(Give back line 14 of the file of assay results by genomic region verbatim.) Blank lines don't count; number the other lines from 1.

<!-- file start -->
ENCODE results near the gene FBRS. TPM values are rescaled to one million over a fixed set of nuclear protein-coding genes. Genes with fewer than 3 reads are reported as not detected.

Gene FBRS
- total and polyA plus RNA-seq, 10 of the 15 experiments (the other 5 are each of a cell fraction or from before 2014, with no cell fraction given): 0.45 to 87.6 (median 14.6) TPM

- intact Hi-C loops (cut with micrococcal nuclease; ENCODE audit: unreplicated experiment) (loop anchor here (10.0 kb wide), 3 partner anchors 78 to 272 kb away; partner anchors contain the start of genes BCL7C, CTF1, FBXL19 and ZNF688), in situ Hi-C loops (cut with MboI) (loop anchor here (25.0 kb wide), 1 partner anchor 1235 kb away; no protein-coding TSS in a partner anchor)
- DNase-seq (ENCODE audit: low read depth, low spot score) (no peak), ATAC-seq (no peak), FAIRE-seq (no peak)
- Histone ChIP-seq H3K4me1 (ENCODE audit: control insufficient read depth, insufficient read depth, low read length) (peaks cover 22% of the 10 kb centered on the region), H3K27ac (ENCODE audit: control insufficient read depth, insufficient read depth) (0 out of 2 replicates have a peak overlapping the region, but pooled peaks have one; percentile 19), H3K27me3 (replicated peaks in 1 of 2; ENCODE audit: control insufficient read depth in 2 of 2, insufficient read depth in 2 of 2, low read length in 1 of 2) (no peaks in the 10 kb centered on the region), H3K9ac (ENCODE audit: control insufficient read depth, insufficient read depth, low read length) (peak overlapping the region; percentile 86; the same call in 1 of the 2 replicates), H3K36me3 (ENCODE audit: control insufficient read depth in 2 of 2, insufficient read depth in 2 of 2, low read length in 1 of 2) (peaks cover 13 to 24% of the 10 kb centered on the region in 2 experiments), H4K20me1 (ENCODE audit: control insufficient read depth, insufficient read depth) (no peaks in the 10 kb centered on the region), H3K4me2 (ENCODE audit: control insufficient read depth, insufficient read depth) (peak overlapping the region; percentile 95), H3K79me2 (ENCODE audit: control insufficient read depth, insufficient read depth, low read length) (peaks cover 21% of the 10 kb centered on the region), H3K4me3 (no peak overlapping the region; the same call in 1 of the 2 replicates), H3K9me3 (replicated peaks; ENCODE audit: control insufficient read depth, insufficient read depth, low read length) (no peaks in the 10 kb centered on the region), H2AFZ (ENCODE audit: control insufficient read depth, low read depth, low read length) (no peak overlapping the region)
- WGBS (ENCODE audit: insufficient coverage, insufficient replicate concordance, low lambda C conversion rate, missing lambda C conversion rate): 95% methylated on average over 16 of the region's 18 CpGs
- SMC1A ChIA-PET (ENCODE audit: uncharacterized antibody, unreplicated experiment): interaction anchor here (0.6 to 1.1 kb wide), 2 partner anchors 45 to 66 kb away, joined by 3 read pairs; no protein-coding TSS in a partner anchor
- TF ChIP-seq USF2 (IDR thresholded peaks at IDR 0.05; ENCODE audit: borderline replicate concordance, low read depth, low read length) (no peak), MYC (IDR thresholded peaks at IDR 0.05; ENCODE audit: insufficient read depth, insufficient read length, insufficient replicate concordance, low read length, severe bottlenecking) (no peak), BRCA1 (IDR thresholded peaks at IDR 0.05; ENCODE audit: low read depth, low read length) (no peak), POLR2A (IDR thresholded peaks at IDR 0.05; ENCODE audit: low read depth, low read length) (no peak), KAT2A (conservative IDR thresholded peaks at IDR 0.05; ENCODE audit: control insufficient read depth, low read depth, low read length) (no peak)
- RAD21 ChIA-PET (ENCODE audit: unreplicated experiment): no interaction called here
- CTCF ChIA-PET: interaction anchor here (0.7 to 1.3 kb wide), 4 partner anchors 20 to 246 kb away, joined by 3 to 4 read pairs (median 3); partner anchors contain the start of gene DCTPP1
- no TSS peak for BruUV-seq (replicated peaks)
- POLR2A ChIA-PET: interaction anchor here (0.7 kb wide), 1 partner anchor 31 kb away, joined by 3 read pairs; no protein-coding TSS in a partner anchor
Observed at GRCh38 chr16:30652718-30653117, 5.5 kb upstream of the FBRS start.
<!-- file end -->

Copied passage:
Observed at GRCh38 chr16:30652718-30653117, 5.5 kb upstream of the FBRS start.